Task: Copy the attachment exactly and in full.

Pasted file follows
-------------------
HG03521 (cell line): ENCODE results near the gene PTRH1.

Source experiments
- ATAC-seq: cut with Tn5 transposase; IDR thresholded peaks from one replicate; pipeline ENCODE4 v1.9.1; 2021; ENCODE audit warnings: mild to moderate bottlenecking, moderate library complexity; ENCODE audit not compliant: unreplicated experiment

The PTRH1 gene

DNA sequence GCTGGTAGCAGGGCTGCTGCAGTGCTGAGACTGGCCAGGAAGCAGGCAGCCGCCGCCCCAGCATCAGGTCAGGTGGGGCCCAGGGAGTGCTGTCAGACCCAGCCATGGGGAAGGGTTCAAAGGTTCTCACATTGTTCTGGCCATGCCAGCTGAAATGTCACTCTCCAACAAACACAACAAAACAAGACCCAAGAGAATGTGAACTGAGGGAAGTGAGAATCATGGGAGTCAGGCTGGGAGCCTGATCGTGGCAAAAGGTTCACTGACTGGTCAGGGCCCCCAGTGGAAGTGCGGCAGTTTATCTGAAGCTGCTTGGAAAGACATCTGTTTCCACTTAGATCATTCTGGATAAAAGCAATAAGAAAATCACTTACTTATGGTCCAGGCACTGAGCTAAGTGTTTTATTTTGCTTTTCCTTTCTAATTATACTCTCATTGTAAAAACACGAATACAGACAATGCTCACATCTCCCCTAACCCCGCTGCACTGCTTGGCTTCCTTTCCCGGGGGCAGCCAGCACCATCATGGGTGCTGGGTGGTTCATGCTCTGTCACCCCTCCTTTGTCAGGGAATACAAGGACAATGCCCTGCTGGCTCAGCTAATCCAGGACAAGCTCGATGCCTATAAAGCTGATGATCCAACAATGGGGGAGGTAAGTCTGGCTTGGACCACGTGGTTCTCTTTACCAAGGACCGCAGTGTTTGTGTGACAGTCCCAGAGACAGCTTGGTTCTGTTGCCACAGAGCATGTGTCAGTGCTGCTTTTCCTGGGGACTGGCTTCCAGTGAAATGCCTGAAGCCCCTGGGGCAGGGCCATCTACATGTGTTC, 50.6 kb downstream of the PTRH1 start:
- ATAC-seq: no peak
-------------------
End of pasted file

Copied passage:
HG03521 (cell line): ENCODE results near the gene PTRH1.

Source experiments
- ATAC-seq: cut with Tn5 transposase; IDR thresholded peaks from one replicate; pipeline ENCODE4 v1.9.1; 2021; ENCODE audit warnings: mild to moderate bottlenecking, moderate library complexity; ENCODE audit not compliant: unreplicated experiment

The PTRH1 gene

DNA sequence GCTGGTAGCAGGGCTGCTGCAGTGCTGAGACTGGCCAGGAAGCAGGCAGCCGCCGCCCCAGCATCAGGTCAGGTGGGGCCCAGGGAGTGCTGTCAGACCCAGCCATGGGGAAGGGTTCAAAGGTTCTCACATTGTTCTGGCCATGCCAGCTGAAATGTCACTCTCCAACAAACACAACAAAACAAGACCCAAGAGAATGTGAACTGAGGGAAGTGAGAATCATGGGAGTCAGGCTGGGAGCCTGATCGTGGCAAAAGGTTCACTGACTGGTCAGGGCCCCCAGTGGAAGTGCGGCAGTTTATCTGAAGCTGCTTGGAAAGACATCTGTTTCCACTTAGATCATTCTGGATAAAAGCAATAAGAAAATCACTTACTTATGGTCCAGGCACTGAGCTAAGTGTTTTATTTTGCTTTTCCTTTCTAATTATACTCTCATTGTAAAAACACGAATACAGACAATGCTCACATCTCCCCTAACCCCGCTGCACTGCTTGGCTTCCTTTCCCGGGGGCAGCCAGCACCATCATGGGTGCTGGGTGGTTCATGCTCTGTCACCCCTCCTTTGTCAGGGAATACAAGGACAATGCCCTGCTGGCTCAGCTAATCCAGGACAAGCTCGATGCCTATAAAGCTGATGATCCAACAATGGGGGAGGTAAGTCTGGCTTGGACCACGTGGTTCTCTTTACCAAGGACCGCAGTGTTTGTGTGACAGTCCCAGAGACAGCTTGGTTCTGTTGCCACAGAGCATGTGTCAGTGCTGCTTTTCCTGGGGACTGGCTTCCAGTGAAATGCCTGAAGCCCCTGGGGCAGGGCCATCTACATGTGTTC, 50.6 kb downstream of the PTRH1 start:
- ATAC-seq: no peak